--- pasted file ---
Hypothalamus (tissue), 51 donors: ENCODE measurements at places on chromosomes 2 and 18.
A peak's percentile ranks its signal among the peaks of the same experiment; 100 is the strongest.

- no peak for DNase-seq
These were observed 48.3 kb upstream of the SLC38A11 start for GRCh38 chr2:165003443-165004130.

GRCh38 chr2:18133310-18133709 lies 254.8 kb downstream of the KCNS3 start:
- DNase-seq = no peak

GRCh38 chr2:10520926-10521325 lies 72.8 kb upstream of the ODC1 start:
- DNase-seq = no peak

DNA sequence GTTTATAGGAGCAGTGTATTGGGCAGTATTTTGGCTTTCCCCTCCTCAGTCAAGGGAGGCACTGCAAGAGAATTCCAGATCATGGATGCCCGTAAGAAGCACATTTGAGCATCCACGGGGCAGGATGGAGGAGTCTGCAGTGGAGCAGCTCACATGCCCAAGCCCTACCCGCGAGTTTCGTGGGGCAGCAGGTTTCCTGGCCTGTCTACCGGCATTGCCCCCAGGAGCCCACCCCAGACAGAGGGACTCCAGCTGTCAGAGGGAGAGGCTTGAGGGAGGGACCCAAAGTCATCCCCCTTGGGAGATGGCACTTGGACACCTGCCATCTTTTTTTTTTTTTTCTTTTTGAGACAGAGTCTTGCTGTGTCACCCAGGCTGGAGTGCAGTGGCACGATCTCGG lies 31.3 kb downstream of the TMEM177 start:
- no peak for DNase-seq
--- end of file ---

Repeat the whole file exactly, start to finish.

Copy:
Hypothalamus (tissue), 51 donors: ENCODE measurements at places on chromosomes 2 and 18.
A peak's percentile ranks its signal among the peaks of the same experiment; 100 is the strongest.

- no peak for DNase-seq
These were observed 48.3 kb upstream of the SLC38A11 start for GRCh38 chr2:165003443-165004130.

GRCh38 chr2:18133310-18133709 lies 254.8 kb downstream of the KCNS3 start:
- DNase-seq = no peak

GRCh38 chr2:10520926-10521325 lies 72.8 kb upstream of the ODC1 start:
- DNase-seq = no peak

DNA sequence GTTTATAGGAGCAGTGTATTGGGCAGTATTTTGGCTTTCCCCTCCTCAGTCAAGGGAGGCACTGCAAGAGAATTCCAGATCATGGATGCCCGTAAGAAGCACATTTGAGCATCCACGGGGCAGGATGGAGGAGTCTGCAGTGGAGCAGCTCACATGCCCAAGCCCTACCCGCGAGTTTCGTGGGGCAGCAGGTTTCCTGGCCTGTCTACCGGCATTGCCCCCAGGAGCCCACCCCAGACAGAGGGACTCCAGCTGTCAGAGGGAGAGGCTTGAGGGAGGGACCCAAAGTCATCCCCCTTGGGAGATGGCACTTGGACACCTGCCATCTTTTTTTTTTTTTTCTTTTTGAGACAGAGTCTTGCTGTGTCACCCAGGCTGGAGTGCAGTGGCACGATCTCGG lies 31.3 kb downstream of the TMEM177 start:
- no peak for DNase-seq